High School Students' Perceptions of Evolutionary Theory
http://unr.edu/homepage/crowther/ejse/woodsetal.html

Sheldon C. and Scharmann Woods, Electronic Journal of Science Education


This article offers several useful insights for teaching evolution in the science classroom. The authors examine the teaching of evolution by applying Joseph J. Schwab's "four commonplaces" of curriculum, which provides for a balanced approach that is attentive to the learner, the teacher, the milieu, and the subject matter. The second part of the paper presents a study of 518 high school students and their perceptions about evolution. Data is presented statistically along with sample interview responses. One conclusion is that "A majority of the students do not accept evolutionary theory or know very little about it. "The implications from this study are that teachers should take great care not to alienate students, they should educate the student" and that teaching methods should include time for reflection and discussion.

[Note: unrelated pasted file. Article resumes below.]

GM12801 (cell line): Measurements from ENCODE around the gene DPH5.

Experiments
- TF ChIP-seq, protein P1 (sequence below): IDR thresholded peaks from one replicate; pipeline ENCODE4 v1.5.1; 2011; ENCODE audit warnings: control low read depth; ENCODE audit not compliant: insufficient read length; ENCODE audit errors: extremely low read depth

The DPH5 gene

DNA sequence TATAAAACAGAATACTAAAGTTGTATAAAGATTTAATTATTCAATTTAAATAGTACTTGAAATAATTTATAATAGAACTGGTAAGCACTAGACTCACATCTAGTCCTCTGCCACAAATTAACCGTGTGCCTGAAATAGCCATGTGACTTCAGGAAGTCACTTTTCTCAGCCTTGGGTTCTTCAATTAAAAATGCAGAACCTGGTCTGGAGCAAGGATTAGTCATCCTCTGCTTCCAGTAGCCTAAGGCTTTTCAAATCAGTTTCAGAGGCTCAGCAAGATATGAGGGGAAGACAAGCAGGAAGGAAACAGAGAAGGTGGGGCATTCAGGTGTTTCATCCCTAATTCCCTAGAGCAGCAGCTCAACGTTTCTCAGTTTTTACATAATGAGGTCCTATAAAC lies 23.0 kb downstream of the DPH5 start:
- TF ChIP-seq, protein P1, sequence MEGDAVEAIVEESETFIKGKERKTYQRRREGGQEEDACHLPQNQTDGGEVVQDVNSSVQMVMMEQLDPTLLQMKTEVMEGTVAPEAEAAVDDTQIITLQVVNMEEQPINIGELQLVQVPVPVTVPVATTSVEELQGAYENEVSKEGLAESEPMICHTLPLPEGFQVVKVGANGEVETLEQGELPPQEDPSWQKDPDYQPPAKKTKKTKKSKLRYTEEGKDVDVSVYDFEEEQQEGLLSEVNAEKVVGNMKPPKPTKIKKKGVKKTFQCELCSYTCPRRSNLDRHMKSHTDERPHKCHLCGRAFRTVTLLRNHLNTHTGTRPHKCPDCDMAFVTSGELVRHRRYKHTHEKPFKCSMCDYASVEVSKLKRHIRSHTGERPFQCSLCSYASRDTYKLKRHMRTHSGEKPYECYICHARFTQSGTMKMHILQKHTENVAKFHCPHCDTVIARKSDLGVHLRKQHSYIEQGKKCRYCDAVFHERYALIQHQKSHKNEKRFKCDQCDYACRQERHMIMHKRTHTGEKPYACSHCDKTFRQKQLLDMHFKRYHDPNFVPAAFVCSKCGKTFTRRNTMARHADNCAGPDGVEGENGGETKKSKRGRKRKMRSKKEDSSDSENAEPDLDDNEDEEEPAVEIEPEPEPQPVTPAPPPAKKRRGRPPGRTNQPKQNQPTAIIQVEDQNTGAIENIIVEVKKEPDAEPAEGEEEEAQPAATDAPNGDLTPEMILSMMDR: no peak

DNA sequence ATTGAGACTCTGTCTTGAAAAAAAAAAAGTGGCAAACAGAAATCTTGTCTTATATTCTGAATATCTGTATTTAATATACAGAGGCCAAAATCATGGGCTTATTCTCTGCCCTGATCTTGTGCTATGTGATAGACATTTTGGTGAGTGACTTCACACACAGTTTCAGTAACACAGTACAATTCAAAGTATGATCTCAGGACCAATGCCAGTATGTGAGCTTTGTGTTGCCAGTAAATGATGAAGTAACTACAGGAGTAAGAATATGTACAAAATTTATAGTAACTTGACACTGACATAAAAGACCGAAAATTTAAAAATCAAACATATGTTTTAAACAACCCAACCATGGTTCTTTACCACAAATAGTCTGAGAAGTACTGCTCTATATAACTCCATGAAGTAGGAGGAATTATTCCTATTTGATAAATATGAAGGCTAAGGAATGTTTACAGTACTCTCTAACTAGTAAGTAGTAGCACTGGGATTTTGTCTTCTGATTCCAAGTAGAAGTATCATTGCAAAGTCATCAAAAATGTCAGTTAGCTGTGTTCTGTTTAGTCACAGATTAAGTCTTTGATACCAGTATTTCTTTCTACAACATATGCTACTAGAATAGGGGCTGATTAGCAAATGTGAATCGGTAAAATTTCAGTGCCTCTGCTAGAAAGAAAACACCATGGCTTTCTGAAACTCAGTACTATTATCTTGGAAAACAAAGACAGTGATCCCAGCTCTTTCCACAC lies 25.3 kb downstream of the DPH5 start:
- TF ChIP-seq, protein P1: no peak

This resource is referenced here:
Subject: Environmental Science:Ecosystems:Evolution, Education, Biology:Evolution
Resource Type: Pedagogic Resources:Research Results
Research on Learning: Affective Domain:Teaching Controversial Topics, Affective Domain, Cognitive Domain:Misconceptions/barriers to learning, Cognitive DomainKeyword: affective domain